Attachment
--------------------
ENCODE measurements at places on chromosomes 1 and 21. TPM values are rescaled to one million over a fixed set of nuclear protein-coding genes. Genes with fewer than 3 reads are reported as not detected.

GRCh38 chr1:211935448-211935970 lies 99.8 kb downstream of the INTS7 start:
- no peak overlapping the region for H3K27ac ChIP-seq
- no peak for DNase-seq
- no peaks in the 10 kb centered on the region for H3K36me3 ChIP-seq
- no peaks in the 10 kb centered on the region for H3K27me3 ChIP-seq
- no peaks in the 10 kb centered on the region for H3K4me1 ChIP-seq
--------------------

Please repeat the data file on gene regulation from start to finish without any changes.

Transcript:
ENCODE measurements at places on chromosomes 1 and 21. TPM values are rescaled to one million over a fixed set of nuclear protein-coding genes. Genes with fewer than 3 reads are reported as not detected.

GRCh38 chr1:211935448-211935970 lies 99.8 kb downstream of the INTS7 start:
- no peak overlapping the region for H3K27ac ChIP-seq
- no peak for DNase-seq
- no peaks in the 10 kb centered on the region for H3K36me3 ChIP-seq
- no peaks in the 10 kb centered on the region for H3K27me3 ChIP-seq
- no peaks in the 10 kb centered on the region for H3K4me1 ChIP-seq